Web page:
It is stunning, this cranky, selective myopia of Attorney General John Ashcroft.
He revealed Thursday that intelligence agencies hadn’t been skulking through the records of libraries and bookstores, even though the USA Patriot Act’s section 215 allows it.
“The fact is, with just 11,000 FBI agents and over a billion visitors to America’s libraries each year, the Department of Justice has neither the staffing, the time nor the inclination to monitor the reading habits of Americans,” Ashcroft told a Memphis, Tenn., gathering of police and prosecutors. “No offense to the American Library Association, but we just don't care.”
“The charges of the hysterics are revealed for what they are: castles in the air built on misrepresentation, supported by unfounded fear, held aloft by hysteria,” he said.
An almost pretty sentence, except for the tautology that charges of hysterics were held aloft by hysteria, and almost convincing, except for the largish facts that: during the writing of the act, someone asked for section 215 to be included (even though “we just don’t care”); it was; it exists; and that just because it hasn’t yet been used, that doesn’t mean it won’t be.
Ashcroft and the Bush administration ask for what they get, but they are blind to the connection. They demand secrecy, for instance, in matters big and small, involving national security or not, but are angry when people don’t trust them. The Patriot Act says section 215 can be used without revealing it is being used, and Ashcroft resisted until now breaking the silence. Since he admits it hasn’t been used, Ashcroft finds himself, again in the style of a surly Mr. Magoo, in the middle of another Bush administration conundrum:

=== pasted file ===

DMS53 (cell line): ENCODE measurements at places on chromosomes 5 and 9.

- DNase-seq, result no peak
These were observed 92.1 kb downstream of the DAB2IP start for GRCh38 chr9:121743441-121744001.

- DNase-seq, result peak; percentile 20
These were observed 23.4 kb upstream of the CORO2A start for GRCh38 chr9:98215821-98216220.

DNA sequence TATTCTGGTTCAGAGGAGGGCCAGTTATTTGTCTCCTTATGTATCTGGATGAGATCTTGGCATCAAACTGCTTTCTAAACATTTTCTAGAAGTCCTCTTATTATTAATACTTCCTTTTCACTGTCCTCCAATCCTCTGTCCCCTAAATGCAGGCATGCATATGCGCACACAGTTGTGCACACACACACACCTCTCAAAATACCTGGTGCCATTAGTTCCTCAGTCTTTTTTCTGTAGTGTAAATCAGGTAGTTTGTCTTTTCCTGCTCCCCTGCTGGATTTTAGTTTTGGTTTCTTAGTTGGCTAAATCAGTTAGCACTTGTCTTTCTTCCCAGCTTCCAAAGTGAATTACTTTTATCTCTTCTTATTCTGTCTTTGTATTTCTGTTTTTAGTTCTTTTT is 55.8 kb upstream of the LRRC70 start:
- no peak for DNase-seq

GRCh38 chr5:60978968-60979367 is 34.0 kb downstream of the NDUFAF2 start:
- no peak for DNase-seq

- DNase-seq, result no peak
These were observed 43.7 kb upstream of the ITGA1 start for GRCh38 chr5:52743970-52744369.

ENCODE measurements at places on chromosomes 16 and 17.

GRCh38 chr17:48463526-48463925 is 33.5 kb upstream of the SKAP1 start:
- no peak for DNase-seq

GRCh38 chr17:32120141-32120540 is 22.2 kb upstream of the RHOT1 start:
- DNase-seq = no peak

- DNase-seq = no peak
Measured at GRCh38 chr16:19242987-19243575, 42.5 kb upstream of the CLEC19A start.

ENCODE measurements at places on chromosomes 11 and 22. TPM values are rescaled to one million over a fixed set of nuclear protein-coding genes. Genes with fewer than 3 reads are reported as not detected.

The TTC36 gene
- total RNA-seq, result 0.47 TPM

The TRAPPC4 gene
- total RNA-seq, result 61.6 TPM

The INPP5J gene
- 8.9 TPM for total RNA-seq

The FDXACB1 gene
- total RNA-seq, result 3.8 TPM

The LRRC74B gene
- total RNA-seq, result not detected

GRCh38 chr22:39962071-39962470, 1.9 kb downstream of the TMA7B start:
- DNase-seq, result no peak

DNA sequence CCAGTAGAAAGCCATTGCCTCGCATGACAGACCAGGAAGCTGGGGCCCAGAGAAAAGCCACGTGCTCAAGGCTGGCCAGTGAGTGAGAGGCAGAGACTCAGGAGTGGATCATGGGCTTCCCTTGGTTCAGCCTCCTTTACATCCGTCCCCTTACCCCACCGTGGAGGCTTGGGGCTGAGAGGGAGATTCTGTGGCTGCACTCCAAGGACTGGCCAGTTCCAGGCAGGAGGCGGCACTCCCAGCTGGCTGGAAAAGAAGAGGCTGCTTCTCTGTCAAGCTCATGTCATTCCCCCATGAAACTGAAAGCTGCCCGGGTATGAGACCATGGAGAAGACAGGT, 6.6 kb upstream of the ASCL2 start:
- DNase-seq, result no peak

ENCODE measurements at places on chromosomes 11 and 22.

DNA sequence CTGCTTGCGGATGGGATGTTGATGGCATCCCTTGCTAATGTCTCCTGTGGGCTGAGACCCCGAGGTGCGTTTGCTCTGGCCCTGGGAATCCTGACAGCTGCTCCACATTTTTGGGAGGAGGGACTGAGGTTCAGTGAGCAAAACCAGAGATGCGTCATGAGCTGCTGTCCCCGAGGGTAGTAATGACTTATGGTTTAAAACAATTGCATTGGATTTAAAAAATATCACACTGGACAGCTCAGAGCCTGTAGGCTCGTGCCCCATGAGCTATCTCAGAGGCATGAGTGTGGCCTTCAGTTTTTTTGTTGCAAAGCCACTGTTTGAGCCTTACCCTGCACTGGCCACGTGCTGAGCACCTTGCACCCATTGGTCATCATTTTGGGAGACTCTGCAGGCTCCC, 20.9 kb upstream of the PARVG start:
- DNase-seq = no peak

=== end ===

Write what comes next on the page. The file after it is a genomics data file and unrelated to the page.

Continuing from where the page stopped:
If his defense of section 215 is that it hasn’t been used, why need it exist? Since it’s clear (so far) that the 9/11 terrorist attacks were allowed to happen by a stultifying bureaucracy and failure of analysis, not lack of data or warnings, it’s entirely unclear what benefit the nation gets from the new powers of its intelligence agencies.
Especially, of course, the ones not being used.